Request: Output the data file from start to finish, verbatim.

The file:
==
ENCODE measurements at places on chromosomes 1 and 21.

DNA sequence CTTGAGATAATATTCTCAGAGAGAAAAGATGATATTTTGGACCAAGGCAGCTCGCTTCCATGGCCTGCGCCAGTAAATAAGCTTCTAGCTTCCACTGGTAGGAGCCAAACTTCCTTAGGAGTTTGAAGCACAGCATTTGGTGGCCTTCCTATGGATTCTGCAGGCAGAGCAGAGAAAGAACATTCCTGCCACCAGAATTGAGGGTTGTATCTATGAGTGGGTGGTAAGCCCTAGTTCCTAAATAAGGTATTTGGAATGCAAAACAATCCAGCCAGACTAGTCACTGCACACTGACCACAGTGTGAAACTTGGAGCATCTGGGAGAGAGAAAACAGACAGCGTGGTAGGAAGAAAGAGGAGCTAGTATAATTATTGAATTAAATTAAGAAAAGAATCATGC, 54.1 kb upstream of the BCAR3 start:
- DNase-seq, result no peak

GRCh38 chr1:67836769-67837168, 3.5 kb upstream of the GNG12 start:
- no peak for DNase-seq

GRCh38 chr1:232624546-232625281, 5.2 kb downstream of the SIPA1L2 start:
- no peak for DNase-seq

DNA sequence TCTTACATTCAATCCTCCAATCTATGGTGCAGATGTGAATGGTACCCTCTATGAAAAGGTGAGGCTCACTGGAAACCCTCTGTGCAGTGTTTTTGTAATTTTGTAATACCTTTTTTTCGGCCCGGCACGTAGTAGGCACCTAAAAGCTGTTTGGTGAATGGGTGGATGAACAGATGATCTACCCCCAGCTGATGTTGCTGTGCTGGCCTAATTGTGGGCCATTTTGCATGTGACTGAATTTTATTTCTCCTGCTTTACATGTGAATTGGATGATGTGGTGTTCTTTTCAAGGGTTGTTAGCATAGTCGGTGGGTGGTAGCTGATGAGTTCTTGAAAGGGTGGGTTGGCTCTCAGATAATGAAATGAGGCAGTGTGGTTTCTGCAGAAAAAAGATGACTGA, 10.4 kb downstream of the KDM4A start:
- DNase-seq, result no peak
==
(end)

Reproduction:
ENCODE measurements at places on chromosomes 1 and 21.

DNA sequence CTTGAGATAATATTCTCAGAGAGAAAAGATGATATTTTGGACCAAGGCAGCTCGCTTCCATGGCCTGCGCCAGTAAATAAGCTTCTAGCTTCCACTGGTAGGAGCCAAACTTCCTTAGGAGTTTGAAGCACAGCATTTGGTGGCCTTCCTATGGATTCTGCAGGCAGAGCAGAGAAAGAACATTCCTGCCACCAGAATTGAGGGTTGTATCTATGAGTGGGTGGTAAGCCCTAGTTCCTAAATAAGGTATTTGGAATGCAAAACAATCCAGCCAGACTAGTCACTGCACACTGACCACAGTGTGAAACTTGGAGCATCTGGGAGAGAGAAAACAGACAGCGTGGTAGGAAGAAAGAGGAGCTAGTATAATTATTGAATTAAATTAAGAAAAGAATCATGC, 54.1 kb upstream of the BCAR3 start:
- DNase-seq, result no peak

GRCh38 chr1:67836769-67837168, 3.5 kb upstream of the GNG12 start:
- no peak for DNase-seq

GRCh38 chr1:232624546-232625281, 5.2 kb downstream of the SIPA1L2 start:
- no peak for DNase-seq

DNA sequence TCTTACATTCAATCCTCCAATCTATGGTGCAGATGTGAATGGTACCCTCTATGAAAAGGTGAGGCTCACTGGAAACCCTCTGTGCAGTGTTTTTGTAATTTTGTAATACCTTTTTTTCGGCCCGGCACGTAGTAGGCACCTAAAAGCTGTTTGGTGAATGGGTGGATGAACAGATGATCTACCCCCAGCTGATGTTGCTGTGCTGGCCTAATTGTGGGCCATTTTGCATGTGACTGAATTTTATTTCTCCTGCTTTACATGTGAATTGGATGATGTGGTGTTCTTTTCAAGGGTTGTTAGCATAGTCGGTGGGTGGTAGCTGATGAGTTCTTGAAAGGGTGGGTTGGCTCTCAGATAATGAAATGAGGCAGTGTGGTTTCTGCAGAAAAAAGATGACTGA, 10.4 kb downstream of the KDM4A start:
- DNase-seq, result no peak